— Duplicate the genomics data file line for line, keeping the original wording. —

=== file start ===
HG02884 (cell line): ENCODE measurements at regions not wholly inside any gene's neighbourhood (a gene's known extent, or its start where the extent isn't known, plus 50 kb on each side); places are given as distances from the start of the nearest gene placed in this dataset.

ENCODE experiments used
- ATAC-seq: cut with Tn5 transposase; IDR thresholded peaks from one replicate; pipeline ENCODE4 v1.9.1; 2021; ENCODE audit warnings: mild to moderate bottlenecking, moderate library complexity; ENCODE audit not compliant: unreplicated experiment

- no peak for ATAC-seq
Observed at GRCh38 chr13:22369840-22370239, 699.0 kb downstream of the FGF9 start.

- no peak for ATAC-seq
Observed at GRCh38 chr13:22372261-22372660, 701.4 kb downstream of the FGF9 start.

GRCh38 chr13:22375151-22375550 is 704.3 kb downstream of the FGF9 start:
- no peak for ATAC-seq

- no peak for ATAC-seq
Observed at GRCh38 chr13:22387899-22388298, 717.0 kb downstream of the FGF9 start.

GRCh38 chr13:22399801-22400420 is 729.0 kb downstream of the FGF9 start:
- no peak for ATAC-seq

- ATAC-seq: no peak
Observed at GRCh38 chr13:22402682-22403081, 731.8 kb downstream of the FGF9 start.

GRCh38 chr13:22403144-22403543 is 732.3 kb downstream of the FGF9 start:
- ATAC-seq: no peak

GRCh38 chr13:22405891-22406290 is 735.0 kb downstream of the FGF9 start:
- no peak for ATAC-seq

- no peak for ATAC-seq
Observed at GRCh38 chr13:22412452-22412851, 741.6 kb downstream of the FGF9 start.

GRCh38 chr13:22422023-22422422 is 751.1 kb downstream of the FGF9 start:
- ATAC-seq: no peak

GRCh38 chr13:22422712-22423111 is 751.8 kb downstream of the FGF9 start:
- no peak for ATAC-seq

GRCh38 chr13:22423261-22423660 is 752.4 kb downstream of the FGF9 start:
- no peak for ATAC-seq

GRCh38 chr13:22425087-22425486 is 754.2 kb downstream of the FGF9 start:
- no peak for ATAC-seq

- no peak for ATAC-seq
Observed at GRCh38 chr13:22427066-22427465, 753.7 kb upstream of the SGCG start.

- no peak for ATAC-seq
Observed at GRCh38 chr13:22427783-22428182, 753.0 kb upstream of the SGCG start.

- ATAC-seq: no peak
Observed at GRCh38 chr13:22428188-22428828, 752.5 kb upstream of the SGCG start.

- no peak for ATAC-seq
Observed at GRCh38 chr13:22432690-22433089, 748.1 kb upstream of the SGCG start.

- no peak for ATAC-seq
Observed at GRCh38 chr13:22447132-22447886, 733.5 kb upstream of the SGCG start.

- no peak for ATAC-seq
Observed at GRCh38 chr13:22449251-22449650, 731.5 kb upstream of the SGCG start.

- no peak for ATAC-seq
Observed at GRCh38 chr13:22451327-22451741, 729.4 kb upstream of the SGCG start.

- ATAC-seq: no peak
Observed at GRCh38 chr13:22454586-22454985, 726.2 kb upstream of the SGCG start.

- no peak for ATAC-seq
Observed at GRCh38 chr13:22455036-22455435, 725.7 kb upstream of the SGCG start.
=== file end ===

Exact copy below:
HG02884 (cell line): ENCODE measurements at regions not wholly inside any gene's neighbourhood (a gene's known extent, or its start where the extent isn't known, plus 50 kb on each side); places are given as distances from the start of the nearest gene placed in this dataset.

ENCODE experiments used
- ATAC-seq: cut with Tn5 transposase; IDR thresholded peaks from one replicate; pipeline ENCODE4 v1.9.1; 2021; ENCODE audit warnings: mild to moderate bottlenecking, moderate library complexity; ENCODE audit not compliant: unreplicated experiment

- no peak for ATAC-seq
Observed at GRCh38 chr13:22369840-22370239, 699.0 kb downstream of the FGF9 start.

- no peak for ATAC-seq
Observed at GRCh38 chr13:22372261-22372660, 701.4 kb downstream of the FGF9 start.

GRCh38 chr13:22375151-22375550 is 704.3 kb downstream of the FGF9 start:
- no peak for ATAC-seq

- no peak for ATAC-seq
Observed at GRCh38 chr13:22387899-22388298, 717.0 kb downstream of the FGF9 start.

GRCh38 chr13:22399801-22400420 is 729.0 kb downstream of the FGF9 start:
- no peak for ATAC-seq

- ATAC-seq: no peak
Observed at GRCh38 chr13:22402682-22403081, 731.8 kb downstream of the FGF9 start.

GRCh38 chr13:22403144-22403543 is 732.3 kb downstream of the FGF9 start:
- ATAC-seq: no peak

GRCh38 chr13:22405891-22406290 is 735.0 kb downstream of the FGF9 start:
- no peak for ATAC-seq

- no peak for ATAC-seq
Observed at GRCh38 chr13:22412452-22412851, 741.6 kb downstream of the FGF9 start.

GRCh38 chr13:22422023-22422422 is 751.1 kb downstream of the FGF9 start:
- ATAC-seq: no peak

GRCh38 chr13:22422712-22423111 is 751.8 kb downstream of the FGF9 start:
- no peak for ATAC-seq

GRCh38 chr13:22423261-22423660 is 752.4 kb downstream of the FGF9 start:
- no peak for ATAC-seq

GRCh38 chr13:22425087-22425486 is 754.2 kb downstream of the FGF9 start:
- no peak for ATAC-seq

- no peak for ATAC-seq
Observed at GRCh38 chr13:22427066-22427465, 753.7 kb upstream of the SGCG start.

- no peak for ATAC-seq
Observed at GRCh38 chr13:22427783-22428182, 753.0 kb upstream of the SGCG start.

- ATAC-seq: no peak
Observed at GRCh38 chr13:22428188-22428828, 752.5 kb upstream of the SGCG start.

- no peak for ATAC-seq
Observed at GRCh38 chr13:22432690-22433089, 748.1 kb upstream of the SGCG start.

- no peak for ATAC-seq
Observed at GRCh38 chr13:22447132-22447886, 733.5 kb upstream of the SGCG start.

- no peak for ATAC-seq
Observed at GRCh38 chr13:22449251-22449650, 731.5 kb upstream of the SGCG start.

- no peak for ATAC-seq
Observed at GRCh38 chr13:22451327-22451741, 729.4 kb upstream of the SGCG start.

- ATAC-seq: no peak
Observed at GRCh38 chr13:22454586-22454985, 726.2 kb upstream of the SGCG start.

- no peak for ATAC-seq
Observed at GRCh38 chr13:22455036-22455435, 725.7 kb upstream of the SGCG start.